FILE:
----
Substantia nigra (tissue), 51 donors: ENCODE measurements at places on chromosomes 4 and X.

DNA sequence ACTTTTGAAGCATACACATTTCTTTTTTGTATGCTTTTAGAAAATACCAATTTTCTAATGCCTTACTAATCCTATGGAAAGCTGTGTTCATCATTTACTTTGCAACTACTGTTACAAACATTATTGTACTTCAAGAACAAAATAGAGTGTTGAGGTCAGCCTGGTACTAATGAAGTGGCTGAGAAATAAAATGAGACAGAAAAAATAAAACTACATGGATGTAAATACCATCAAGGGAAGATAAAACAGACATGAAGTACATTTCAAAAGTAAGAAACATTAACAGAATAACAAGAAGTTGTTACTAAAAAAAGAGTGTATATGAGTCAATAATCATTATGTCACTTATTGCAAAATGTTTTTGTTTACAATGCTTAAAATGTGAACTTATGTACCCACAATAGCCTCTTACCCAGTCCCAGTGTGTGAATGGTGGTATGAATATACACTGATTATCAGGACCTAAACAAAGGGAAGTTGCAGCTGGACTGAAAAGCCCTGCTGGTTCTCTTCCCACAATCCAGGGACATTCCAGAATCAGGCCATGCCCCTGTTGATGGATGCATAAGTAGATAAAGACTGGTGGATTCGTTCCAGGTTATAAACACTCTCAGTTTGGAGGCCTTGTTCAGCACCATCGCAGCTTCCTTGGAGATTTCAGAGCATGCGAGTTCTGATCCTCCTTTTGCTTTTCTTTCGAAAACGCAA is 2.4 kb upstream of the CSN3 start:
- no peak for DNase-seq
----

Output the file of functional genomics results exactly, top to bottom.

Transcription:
Substantia nigra (tissue), 51 donors: ENCODE measurements at places on chromosomes 4 and X.

DNA sequence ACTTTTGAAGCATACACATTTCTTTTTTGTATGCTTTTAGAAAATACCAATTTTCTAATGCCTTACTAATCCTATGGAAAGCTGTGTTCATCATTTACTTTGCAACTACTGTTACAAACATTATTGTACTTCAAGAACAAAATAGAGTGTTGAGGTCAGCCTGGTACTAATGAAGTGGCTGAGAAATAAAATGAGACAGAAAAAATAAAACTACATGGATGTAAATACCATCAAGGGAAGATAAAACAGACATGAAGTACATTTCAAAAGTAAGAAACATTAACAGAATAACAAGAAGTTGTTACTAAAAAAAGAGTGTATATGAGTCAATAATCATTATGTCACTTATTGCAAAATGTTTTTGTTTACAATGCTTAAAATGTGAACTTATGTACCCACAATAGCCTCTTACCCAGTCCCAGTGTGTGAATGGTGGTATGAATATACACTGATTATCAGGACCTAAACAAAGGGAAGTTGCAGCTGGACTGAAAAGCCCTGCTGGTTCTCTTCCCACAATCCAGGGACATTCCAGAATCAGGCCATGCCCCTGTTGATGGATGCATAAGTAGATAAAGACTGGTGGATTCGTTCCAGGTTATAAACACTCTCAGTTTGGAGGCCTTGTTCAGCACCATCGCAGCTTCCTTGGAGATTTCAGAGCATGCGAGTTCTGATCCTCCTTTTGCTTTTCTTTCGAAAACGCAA is 2.4 kb upstream of the CSN3 start:
- no peak for DNase-seq